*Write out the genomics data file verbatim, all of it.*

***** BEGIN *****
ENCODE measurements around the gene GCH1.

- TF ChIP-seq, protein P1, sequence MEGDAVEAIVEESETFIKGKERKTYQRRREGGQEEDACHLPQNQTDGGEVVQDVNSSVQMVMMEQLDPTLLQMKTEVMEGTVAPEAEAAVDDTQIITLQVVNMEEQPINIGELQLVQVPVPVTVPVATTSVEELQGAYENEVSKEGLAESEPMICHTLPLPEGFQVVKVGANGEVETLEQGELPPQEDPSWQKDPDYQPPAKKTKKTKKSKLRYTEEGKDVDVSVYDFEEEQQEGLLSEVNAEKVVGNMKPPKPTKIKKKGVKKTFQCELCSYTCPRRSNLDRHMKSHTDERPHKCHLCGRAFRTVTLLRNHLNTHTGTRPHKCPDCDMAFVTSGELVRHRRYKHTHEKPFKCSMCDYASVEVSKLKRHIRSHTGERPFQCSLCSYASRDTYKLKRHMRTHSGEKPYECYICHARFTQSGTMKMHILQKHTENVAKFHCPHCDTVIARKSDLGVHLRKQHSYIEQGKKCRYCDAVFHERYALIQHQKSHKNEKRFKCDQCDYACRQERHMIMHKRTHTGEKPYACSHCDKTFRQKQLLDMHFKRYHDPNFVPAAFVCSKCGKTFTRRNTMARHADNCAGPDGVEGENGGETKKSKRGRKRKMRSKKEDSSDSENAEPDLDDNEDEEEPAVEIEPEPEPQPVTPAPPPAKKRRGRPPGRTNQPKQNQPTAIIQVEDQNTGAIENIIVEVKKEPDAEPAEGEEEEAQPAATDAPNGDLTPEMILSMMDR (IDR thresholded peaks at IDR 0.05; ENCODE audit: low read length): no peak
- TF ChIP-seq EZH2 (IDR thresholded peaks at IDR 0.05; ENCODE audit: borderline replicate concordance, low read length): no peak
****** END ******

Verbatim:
ENCODE measurements around the gene GCH1.

- TF ChIP-seq, protein P1, sequence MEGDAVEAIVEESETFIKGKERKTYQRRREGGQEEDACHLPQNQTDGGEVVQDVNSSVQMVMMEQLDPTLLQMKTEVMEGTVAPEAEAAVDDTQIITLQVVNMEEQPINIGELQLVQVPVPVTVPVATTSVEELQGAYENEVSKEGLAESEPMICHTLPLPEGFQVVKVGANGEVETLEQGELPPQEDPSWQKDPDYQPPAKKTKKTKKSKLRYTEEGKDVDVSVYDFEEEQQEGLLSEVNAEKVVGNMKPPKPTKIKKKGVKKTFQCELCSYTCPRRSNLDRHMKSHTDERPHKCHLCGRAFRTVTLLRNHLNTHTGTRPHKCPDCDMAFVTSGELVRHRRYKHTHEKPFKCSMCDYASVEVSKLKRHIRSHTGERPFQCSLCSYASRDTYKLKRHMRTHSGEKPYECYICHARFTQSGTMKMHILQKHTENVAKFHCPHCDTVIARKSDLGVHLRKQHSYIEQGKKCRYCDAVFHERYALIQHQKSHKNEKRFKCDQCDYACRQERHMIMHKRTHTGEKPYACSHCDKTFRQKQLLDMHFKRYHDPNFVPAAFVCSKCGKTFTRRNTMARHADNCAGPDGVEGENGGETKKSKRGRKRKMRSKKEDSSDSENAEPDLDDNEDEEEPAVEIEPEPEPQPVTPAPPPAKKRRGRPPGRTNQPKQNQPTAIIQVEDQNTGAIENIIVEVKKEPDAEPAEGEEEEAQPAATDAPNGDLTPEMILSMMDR (IDR thresholded peaks at IDR 0.05; ENCODE audit: low read length): no peak
- TF ChIP-seq EZH2 (IDR thresholded peaks at IDR 0.05; ENCODE audit: borderline replicate concordance, low read length): no peak